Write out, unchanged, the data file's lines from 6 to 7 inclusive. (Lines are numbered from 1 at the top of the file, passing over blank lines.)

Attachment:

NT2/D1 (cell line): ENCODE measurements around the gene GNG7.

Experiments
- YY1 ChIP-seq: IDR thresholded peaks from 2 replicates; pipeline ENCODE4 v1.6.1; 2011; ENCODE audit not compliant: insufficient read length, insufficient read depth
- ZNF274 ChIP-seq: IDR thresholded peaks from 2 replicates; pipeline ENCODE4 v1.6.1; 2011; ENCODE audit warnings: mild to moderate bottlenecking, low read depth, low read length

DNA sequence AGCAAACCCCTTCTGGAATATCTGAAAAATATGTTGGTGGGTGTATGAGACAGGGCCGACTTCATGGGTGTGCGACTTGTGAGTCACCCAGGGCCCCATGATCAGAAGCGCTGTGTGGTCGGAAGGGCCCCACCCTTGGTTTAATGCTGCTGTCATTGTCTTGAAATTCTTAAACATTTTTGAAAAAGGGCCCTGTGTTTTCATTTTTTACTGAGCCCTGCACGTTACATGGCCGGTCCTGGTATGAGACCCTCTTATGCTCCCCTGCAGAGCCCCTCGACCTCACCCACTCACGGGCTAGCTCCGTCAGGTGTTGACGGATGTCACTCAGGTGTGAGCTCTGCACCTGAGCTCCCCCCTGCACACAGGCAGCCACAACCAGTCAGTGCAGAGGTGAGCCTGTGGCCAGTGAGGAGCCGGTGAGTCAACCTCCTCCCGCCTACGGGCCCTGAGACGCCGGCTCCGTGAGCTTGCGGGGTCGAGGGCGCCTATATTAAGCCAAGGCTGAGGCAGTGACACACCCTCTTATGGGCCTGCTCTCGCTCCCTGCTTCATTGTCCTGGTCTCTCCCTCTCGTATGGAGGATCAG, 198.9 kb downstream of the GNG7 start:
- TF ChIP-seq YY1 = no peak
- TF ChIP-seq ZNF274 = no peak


- TF ChIP-seq YY1 = no peak
- TF ChIP-seq ZNF274 = no peak